In this spirit, this past March 2015, President Robert Knight of Clark College spoke at an adjunct colloquium organized by our faculty senate. As you may imagine, the room was tense and faculty were ready to fire off questions and demands. When Knight took the podium, he first thanked us for opening the dialogue and inviting him to speak. He then said: “It’s no secret that the college is built on your backs.” He then moved on to talk about some of the challenges our college faces with state funding, community, and program needs.

I asked him about instructional spending, and though he could not quote the exact percentage, he asked me to take it up with the Vice President of Instruction, Tim Cook. What I’m getting at is that Knight didn’t dodge or deny the issues that our college and community face, and that earned my interest. He spoke for an hour and though nothing was resolved or promised, he listened and engaged with us. Is this enough? No—but it’s a start.

In opportunities like this colloquium provided, it is key to come prepared with strategic questions and evidence, not accusations and anger. Adjuncts are the majority faculty, and we can influence change with a clear purpose and vision; for me, this means working toward an equitable instructional minimum with benefits. Fighting for campus equity does not happen in a vacuum, though; joining the national movement to change higher ed is essential.

Out of all the schools I’ve worked for over the past 13 years, Clark is the school that’s given me some measure of job security, with Affiliate Faculty status, insurance benefits, a yearly memo, and Clark College Association of Higher Education, and WEA/NEA exclusive bargaining. But income inequality persists. And my memo is, of course, at-will, which means there is no reasonable assurance of employment. Per my memo with Clark College: “This memo is not a contract for employment and may be rescinded should the class(es) be cancelled or for any other reason.” I have always received the courses as stated per the yearly memo, and even some on top of that, which once pushed me to PT-FT status and pay grade.

I suspect that Clark is unique in many ways, and this is in no small part because of ethical Department Chairs and Adjunct Coordinators who fight for adjunct equity, even when all they can do is organize a pizza and beer party for us to bond at. Adjuncts at Clark are also welcome to attend appropriate departmental meetings, per our AHE agreement. And it’s rare to report gains, but on July 1, 2015, Knight emailed the college master list to report: “The final budget includes a 3% salary increase for all state employees effective today, July 1. It also includes a 5% tuition reduction for community colleges, starting this fall.”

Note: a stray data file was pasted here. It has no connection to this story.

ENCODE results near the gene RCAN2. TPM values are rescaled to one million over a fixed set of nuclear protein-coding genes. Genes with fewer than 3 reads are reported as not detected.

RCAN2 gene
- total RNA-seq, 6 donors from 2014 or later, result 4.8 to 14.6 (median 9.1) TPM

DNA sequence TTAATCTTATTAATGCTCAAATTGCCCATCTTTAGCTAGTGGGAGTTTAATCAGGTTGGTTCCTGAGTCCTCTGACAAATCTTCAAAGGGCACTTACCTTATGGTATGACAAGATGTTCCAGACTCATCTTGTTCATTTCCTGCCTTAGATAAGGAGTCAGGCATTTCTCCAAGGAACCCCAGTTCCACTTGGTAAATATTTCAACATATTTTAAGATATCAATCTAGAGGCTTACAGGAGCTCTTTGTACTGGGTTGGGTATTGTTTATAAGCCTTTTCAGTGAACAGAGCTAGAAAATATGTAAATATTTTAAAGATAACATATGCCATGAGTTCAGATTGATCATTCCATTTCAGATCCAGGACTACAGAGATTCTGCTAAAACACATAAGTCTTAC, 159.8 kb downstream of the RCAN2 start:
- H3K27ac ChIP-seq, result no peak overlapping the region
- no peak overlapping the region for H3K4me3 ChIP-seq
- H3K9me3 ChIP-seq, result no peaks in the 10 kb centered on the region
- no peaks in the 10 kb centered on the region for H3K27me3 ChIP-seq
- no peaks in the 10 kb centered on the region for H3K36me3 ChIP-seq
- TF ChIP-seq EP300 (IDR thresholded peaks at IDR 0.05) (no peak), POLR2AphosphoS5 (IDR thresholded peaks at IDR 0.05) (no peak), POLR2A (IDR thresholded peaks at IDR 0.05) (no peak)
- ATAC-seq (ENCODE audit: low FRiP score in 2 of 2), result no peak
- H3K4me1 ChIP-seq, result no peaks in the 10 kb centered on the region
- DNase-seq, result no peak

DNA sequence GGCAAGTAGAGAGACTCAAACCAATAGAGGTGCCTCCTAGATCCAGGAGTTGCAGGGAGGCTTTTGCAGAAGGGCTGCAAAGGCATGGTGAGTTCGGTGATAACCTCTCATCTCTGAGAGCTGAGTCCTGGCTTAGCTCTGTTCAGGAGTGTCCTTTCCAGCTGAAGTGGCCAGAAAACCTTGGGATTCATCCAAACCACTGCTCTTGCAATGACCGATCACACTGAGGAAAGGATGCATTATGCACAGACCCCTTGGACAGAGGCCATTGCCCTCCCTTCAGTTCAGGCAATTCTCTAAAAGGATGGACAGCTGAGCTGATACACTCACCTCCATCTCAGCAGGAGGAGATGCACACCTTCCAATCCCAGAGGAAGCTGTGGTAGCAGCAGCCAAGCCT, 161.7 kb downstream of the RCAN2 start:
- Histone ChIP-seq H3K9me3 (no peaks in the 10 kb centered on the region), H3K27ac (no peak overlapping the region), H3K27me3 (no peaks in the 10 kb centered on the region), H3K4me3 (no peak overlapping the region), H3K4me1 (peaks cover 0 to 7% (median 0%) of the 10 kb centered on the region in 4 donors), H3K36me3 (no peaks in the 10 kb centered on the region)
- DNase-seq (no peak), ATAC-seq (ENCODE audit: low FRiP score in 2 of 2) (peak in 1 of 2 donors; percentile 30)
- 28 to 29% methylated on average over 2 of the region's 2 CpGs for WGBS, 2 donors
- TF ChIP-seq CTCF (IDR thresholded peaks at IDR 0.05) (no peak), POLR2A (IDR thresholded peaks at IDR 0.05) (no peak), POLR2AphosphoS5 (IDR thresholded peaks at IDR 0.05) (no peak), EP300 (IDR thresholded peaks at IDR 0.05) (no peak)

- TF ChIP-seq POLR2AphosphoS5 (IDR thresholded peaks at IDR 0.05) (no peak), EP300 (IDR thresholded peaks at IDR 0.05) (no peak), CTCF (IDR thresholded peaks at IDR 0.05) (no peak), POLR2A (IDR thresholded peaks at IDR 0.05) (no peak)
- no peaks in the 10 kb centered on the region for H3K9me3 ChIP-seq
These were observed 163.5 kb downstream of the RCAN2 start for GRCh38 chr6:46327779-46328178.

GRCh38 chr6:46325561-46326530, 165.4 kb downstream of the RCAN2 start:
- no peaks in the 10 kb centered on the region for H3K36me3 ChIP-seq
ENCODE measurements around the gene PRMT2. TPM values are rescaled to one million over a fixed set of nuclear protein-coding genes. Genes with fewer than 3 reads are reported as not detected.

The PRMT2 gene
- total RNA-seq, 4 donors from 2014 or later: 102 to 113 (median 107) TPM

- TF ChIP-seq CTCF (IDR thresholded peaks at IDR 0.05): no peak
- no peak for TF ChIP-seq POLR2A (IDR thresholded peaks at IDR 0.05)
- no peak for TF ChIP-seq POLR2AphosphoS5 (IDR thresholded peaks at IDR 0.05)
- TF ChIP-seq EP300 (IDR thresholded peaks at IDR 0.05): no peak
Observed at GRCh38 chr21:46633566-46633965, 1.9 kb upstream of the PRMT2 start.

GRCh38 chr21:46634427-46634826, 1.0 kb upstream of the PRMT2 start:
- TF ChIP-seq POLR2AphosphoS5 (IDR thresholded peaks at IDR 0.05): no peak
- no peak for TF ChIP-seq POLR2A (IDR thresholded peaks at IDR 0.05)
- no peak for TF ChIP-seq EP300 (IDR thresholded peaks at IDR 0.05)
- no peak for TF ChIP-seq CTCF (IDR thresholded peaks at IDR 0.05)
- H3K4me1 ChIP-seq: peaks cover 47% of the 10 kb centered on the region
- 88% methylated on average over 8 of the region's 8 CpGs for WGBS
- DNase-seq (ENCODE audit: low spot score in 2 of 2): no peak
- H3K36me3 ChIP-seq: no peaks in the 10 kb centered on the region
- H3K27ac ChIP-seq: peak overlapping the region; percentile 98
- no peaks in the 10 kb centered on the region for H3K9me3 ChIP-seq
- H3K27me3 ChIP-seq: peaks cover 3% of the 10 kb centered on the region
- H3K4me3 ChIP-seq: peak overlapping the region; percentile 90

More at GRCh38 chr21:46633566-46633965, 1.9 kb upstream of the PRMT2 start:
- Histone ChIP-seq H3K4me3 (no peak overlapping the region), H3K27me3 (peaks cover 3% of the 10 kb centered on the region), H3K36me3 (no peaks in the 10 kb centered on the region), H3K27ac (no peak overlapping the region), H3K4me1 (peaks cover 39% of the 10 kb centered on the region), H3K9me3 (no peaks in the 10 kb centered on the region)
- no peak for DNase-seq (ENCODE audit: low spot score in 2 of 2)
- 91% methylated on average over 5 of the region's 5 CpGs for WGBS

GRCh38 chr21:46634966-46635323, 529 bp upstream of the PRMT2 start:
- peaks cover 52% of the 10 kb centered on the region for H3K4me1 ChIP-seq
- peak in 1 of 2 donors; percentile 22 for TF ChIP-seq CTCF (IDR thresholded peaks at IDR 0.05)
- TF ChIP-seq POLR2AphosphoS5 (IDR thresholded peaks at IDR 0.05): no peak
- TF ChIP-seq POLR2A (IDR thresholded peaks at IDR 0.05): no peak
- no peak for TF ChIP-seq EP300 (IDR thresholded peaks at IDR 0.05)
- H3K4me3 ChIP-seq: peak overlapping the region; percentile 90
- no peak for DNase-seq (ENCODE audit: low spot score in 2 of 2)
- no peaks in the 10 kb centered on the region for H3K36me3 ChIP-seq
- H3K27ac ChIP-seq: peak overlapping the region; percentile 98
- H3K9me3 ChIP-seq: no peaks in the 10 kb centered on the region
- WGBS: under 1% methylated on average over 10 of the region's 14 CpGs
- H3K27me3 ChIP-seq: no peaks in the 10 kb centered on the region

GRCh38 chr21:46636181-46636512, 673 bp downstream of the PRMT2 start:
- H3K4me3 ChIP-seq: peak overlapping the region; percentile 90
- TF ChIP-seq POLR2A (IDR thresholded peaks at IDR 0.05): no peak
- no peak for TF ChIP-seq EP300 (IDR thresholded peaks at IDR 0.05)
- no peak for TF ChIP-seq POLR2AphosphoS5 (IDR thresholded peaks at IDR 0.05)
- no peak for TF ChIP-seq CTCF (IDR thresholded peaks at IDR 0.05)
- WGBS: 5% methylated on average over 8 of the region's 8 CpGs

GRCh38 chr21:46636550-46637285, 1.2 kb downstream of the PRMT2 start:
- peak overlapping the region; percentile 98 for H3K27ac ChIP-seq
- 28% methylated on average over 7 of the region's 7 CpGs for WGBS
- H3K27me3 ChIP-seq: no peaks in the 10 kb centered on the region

We have a lot to gain by working together to fix higher education, and that has been my goal in our conversations. I occasionally email Knight, my chair, and coordinator links to articles that I write or am mentioned in; they are all aware of my activism and I haven’t been disappeared. In fact, they’ve thanked me. Reprisal is a real concern, though, and I realize I am fortunate to work with many ethical colleagues in an AHE organized college. But just look at Duquesne University’s recent threats to adjunct organizers, and the ugliness is all too clear.

It may sound counterintuitive, but it is through my activism that I’ve found a sense of security, however real it is. And this is true of two other, but definitely not all, of the institutions I’ve worked at. I even cited my activism in my 5-year review at Clark, detailing how it makes me an active colleague, teacher, and citizen. It’s not the people in power that I take issue with, but the flawed system, and working toward proactive solutions is in everyone’s best interest: we need parity, not polarization.

This is my perspective, and I’m fully aware that other activists and faculty at Clark and elsewhere may not appreciate or share it. Not all administrators are bad actors, though. In “Opinion: The Battle Ahead” A. Madjunct acknowledges that “it really is up to us to rescue ourselves and actively organize, to do the actual work it takes to fight back and win.” Part of that work, I argue, is communicating our needs with integrity and conviction. For me, this means exercising democracy, diplomatically.